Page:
Actors, undercover investigators, and readers of fiction sometimes report “losing themselves” in the characters they imitate or read about. They speak of “taking on” or “assuming” the beliefs, thoughts, and feelings of someone else. I offer an account of this strange but familiar phenomenon—what I call imaginative transportation.
The Generality Problem is widely recognized to be a serious problem for reliabilist theories of justification. James R. Beebe's Statistical Solution is one of only a handful of attempted solutions that has garnered serious attention in the literature. In their recent response to Beebe, Julien Dutant and Erik J. Olsson successfully refute Beebe's Statistical Solution. This paper presents a New Statistical Solution that countenances Dutant and Olsson's objections, dodges the serious problems that trouble rival solutions, and retains the theoretical virtues (...) that made Beebe's solution so attractive in the first place. There indeed exists a principled, rigorous, conceptually sparse, and plausible solution to the Generality Problem: it is the New Statistical Solution. (shrink)
Epistemic akrasia is the phenomenon of voluntarily believing what you think you should not. Whether epistemic akrasia is possible is a matter of controversy. I argue that at least some people who suffer from obsessive–compulsive disorder are genuinely epistemically akratic. I advance an account of epistemic akrasia that explains the clinical data and provides broader insight into the nature of doxastic attitude‐formation.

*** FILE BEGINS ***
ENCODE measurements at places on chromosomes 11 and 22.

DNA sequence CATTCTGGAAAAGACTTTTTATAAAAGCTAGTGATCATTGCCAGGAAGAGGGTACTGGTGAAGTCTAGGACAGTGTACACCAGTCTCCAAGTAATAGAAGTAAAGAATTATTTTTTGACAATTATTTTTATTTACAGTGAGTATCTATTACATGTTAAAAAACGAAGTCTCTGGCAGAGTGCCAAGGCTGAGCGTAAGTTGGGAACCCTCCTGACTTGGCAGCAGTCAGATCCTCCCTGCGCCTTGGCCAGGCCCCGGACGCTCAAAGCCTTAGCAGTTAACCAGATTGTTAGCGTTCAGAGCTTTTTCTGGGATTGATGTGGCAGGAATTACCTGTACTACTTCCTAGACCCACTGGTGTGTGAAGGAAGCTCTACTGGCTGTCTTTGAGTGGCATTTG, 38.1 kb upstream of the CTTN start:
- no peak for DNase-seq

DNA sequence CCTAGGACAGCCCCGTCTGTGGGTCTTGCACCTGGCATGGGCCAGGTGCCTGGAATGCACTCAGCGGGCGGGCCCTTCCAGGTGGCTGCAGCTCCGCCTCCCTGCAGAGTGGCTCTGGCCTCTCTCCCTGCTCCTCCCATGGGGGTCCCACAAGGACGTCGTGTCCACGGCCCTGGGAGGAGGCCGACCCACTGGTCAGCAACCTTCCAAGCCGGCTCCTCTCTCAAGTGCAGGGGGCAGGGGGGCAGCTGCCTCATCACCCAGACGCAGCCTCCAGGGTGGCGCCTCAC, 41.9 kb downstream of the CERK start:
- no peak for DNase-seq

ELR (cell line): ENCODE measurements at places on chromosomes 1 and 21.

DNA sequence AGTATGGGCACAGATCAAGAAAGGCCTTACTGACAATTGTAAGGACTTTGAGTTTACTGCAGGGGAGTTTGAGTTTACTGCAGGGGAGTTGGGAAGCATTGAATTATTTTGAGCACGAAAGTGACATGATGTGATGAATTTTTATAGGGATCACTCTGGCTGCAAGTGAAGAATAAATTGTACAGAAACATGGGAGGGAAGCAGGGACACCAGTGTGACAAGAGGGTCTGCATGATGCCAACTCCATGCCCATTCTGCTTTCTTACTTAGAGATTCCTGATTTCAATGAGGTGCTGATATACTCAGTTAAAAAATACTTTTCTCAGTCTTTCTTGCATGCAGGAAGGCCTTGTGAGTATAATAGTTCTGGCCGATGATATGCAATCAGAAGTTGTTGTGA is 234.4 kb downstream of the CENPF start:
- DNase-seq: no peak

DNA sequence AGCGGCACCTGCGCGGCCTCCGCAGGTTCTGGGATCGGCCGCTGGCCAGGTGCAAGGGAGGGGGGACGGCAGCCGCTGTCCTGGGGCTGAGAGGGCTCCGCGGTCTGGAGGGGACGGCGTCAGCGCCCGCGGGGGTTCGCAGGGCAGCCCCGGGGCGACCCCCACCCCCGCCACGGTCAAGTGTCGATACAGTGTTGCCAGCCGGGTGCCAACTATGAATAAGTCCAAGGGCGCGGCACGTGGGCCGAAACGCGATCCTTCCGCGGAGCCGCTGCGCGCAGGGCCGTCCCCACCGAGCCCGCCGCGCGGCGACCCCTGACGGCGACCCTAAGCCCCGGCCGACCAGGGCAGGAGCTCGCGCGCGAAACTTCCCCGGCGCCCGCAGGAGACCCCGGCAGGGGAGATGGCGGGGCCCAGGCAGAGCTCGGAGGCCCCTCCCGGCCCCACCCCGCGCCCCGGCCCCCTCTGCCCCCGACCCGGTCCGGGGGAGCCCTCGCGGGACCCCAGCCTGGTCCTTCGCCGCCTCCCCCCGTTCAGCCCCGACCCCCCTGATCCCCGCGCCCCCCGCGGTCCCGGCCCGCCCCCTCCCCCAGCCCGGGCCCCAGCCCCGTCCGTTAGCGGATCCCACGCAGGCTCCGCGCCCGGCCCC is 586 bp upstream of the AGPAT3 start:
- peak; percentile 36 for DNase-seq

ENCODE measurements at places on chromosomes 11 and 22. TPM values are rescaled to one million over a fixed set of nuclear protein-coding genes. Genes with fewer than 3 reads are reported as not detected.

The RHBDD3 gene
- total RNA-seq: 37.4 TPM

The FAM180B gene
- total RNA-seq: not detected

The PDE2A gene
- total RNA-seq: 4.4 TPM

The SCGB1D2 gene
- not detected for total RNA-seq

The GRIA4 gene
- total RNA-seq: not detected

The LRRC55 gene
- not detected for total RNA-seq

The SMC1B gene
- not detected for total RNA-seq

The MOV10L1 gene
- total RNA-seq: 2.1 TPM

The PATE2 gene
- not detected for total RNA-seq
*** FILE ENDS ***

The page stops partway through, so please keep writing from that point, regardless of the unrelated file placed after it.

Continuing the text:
A trope is an abstract particular. Trope theorists maintain that tropes exist and argue that they can solve important philosophical problems, such as explaining the nature of properties. While many contemporary interpreters of Aristotle read him as a trope theorist, few commentators distinguish different versions of trope theory. Which, of any, of these versions did Aristotle hold? Classical trope theorists say that individuals just are bundles of tropes. This essay offers a reading of Categories 2-5 and Metaphysics VII-VIII that aligns (...) Aristotle's view with nonclassical trope theory, according to which objects are more than just bundles of tropes. (shrink)